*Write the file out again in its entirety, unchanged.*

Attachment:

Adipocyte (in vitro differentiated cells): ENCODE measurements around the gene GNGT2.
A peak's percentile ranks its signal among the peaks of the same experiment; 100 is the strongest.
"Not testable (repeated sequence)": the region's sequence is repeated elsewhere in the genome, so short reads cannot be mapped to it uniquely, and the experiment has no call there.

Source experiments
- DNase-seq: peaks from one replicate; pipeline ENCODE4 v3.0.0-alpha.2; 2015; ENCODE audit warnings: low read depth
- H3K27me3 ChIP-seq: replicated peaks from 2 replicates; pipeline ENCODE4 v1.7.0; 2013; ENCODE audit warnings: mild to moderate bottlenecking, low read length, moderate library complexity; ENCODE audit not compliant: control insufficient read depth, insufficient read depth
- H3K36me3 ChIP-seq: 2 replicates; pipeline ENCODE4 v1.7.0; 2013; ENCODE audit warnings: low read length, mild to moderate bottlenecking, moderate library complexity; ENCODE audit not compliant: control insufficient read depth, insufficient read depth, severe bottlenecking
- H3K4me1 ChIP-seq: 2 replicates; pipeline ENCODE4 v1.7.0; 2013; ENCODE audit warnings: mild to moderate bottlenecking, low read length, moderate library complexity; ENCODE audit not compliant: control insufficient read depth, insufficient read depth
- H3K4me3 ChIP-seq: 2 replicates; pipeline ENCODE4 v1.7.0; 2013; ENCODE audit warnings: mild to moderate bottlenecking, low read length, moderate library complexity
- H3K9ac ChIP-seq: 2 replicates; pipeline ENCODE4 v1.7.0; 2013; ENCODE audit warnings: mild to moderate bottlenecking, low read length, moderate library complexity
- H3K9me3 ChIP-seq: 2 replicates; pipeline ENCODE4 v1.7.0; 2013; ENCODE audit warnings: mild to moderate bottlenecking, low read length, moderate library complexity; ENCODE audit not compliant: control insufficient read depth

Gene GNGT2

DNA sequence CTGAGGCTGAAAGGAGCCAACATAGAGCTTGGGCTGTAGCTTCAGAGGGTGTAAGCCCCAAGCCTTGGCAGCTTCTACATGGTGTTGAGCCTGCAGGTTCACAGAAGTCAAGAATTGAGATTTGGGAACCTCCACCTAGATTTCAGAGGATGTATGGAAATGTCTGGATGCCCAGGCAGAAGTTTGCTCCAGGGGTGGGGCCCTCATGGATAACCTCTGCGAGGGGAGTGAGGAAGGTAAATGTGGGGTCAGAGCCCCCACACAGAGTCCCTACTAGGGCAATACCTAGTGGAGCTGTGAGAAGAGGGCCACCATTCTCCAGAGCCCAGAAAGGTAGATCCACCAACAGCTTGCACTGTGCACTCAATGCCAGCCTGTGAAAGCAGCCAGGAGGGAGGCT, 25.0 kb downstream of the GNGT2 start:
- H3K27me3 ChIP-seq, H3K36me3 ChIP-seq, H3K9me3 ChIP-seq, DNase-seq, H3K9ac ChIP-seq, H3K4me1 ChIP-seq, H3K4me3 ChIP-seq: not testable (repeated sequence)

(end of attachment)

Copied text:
Adipocyte (in vitro differentiated cells): ENCODE measurements around the gene GNGT2.
A peak's percentile ranks its signal among the peaks of the same experiment; 100 is the strongest.
"Not testable (repeated sequence)": the region's sequence is repeated elsewhere in the genome, so short reads cannot be mapped to it uniquely, and the experiment has no call there.

Source experiments
- DNase-seq: peaks from one replicate; pipeline ENCODE4 v3.0.0-alpha.2; 2015; ENCODE audit warnings: low read depth
- H3K27me3 ChIP-seq: replicated peaks from 2 replicates; pipeline ENCODE4 v1.7.0; 2013; ENCODE audit warnings: mild to moderate bottlenecking, low read length, moderate library complexity; ENCODE audit not compliant: control insufficient read depth, insufficient read depth
- H3K36me3 ChIP-seq: 2 replicates; pipeline ENCODE4 v1.7.0; 2013; ENCODE audit warnings: low read length, mild to moderate bottlenecking, moderate library complexity; ENCODE audit not compliant: control insufficient read depth, insufficient read depth, severe bottlenecking
- H3K4me1 ChIP-seq: 2 replicates; pipeline ENCODE4 v1.7.0; 2013; ENCODE audit warnings: mild to moderate bottlenecking, low read length, moderate library complexity; ENCODE audit not compliant: control insufficient read depth, insufficient read depth
- H3K4me3 ChIP-seq: 2 replicates; pipeline ENCODE4 v1.7.0; 2013; ENCODE audit warnings: mild to moderate bottlenecking, low read length, moderate library complexity
- H3K9ac ChIP-seq: 2 replicates; pipeline ENCODE4 v1.7.0; 2013; ENCODE audit warnings: mild to moderate bottlenecking, low read length, moderate library complexity
- H3K9me3 ChIP-seq: 2 replicates; pipeline ENCODE4 v1.7.0; 2013; ENCODE audit warnings: mild to moderate bottlenecking, low read length, moderate library complexity; ENCODE audit not compliant: control insufficient read depth

Gene GNGT2

DNA sequence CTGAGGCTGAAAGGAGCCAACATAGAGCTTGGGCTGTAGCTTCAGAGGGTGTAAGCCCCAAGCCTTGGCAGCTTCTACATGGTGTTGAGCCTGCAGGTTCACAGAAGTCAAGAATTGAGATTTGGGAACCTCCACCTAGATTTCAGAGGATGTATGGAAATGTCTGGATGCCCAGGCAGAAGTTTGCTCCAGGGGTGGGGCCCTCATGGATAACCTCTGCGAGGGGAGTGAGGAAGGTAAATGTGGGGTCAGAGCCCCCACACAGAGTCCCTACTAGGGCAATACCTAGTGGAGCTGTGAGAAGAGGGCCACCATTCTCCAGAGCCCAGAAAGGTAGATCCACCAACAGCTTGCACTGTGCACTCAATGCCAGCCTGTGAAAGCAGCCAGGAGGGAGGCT, 25.0 kb downstream of the GNGT2 start:
- H3K27me3 ChIP-seq, H3K36me3 ChIP-seq, H3K9me3 ChIP-seq, DNase-seq, H3K9ac ChIP-seq, H3K4me1 ChIP-seq, H3K4me3 ChIP-seq: not testable (repeated sequence)